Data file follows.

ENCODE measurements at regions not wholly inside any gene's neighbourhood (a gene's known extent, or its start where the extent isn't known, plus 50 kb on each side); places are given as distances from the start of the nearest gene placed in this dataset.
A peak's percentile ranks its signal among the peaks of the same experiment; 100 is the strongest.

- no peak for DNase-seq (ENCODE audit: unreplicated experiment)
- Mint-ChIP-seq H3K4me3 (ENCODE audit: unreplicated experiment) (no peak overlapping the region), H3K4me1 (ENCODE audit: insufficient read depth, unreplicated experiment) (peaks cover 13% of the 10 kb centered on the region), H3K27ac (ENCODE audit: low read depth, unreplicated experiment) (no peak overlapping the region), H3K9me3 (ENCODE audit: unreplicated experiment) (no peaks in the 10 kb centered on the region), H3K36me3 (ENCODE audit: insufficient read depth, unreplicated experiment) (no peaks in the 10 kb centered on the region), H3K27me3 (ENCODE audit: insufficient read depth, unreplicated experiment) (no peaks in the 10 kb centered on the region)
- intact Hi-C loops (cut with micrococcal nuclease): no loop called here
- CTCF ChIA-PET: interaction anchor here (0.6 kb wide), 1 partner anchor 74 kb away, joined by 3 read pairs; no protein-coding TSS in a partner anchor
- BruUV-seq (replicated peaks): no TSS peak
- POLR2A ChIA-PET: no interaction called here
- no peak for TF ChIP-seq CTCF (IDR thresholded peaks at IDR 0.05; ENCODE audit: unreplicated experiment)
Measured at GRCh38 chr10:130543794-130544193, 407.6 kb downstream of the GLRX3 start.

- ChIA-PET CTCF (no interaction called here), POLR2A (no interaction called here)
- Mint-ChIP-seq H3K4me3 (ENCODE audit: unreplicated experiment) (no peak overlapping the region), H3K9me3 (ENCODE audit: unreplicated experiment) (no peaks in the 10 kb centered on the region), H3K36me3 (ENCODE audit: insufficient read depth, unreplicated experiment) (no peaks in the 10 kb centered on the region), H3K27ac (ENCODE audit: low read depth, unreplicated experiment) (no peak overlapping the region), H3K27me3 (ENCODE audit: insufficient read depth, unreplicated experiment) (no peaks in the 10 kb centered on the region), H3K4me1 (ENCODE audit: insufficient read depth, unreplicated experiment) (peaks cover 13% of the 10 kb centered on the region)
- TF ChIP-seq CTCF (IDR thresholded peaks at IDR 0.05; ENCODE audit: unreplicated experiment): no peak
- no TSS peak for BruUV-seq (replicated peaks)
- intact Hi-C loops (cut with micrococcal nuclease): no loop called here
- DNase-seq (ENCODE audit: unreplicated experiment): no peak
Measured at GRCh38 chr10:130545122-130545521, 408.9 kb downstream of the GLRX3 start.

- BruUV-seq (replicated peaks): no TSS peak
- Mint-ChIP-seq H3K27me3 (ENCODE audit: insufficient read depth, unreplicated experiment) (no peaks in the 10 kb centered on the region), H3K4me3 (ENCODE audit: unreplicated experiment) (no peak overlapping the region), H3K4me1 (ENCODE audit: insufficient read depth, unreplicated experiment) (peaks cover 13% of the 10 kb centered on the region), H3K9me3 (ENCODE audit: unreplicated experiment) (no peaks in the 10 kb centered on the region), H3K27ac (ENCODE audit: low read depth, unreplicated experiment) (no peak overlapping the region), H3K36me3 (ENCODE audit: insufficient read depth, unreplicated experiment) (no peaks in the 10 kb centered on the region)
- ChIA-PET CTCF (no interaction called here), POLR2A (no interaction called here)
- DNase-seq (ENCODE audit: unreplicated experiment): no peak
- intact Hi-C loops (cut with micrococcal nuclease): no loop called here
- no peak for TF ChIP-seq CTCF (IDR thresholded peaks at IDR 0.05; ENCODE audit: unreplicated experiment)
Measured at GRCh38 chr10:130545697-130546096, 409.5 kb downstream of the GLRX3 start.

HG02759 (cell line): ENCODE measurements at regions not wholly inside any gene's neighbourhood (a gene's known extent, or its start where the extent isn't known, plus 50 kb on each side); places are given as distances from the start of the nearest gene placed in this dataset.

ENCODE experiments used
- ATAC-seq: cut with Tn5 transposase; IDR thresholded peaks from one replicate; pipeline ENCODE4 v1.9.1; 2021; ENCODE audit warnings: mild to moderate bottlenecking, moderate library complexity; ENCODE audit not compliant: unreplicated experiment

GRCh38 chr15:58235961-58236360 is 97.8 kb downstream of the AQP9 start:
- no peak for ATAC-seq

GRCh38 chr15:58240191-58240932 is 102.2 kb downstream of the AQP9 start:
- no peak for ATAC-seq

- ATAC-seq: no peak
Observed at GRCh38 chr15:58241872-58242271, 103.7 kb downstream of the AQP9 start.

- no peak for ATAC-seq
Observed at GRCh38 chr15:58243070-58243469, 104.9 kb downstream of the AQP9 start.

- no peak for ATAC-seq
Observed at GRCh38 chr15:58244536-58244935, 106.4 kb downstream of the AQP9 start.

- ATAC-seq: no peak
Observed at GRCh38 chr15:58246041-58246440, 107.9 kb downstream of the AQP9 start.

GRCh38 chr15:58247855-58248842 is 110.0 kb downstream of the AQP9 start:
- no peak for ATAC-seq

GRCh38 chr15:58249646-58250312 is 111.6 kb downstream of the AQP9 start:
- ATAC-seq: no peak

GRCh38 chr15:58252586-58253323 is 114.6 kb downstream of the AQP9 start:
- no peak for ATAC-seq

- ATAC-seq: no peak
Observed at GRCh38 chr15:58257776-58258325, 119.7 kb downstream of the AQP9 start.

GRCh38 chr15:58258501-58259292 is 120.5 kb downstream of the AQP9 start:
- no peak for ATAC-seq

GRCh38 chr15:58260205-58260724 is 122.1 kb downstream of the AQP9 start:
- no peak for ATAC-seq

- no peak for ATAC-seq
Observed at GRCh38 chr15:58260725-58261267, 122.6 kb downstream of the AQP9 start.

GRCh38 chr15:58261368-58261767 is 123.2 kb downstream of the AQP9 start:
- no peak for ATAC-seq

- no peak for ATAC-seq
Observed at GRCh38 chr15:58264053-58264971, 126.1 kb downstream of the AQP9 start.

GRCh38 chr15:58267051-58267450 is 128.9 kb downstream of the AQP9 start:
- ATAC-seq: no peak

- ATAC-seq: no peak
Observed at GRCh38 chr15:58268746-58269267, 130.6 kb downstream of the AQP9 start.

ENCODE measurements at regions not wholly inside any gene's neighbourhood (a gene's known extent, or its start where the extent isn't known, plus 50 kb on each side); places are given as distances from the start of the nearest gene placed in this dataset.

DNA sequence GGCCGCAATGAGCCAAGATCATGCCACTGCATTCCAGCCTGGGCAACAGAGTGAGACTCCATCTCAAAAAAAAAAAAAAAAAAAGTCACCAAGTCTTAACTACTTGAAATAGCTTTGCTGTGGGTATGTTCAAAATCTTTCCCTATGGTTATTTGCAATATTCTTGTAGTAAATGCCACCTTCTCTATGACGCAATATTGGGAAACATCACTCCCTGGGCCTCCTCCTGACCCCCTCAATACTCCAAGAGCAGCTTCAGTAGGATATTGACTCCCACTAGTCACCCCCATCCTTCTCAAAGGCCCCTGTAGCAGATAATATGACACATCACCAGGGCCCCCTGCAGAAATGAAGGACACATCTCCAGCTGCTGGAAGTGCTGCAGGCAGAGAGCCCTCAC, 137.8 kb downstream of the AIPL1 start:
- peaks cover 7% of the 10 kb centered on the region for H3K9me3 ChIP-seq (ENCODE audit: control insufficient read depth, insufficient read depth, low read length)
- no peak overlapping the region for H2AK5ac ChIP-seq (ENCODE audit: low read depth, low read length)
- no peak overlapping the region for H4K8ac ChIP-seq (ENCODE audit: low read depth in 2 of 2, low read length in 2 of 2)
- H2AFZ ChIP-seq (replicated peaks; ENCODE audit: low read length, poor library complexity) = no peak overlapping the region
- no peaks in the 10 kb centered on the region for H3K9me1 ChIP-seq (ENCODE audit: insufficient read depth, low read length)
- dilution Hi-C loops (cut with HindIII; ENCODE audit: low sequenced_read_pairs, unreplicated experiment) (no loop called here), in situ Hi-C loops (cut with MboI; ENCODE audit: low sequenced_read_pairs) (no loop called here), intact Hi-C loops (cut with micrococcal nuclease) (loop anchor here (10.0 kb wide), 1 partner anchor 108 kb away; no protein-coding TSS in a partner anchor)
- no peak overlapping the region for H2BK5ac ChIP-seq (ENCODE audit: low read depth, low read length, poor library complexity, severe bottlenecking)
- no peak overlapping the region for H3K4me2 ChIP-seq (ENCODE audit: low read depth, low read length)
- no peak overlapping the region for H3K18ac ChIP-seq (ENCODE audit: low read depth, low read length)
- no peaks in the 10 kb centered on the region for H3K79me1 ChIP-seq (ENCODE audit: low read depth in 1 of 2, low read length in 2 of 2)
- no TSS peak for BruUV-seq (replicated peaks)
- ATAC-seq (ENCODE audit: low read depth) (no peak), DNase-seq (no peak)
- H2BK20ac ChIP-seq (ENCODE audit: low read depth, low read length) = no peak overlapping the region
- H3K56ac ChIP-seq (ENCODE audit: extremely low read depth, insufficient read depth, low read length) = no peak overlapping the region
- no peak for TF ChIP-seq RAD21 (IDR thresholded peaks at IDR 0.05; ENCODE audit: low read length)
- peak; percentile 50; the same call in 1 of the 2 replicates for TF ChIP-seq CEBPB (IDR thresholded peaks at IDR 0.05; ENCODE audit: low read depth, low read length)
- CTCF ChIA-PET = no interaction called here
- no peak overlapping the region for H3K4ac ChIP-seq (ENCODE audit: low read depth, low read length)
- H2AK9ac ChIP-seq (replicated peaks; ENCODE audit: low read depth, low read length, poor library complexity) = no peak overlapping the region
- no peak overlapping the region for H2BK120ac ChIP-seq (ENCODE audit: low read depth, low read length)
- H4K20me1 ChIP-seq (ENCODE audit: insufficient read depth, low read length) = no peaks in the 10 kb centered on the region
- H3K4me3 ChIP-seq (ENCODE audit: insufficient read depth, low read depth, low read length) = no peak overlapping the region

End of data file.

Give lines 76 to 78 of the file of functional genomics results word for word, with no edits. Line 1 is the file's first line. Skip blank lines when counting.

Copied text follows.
- H2BK20ac ChIP-seq (ENCODE audit: low read depth, low read length) = no peak overlapping the region
- H3K56ac ChIP-seq (ENCODE audit: extremely low read depth, insufficient read depth, low read length) = no peak overlapping the region
- no peak for TF ChIP-seq RAD21 (IDR thresholded peaks at IDR 0.05; ENCODE audit: low read length)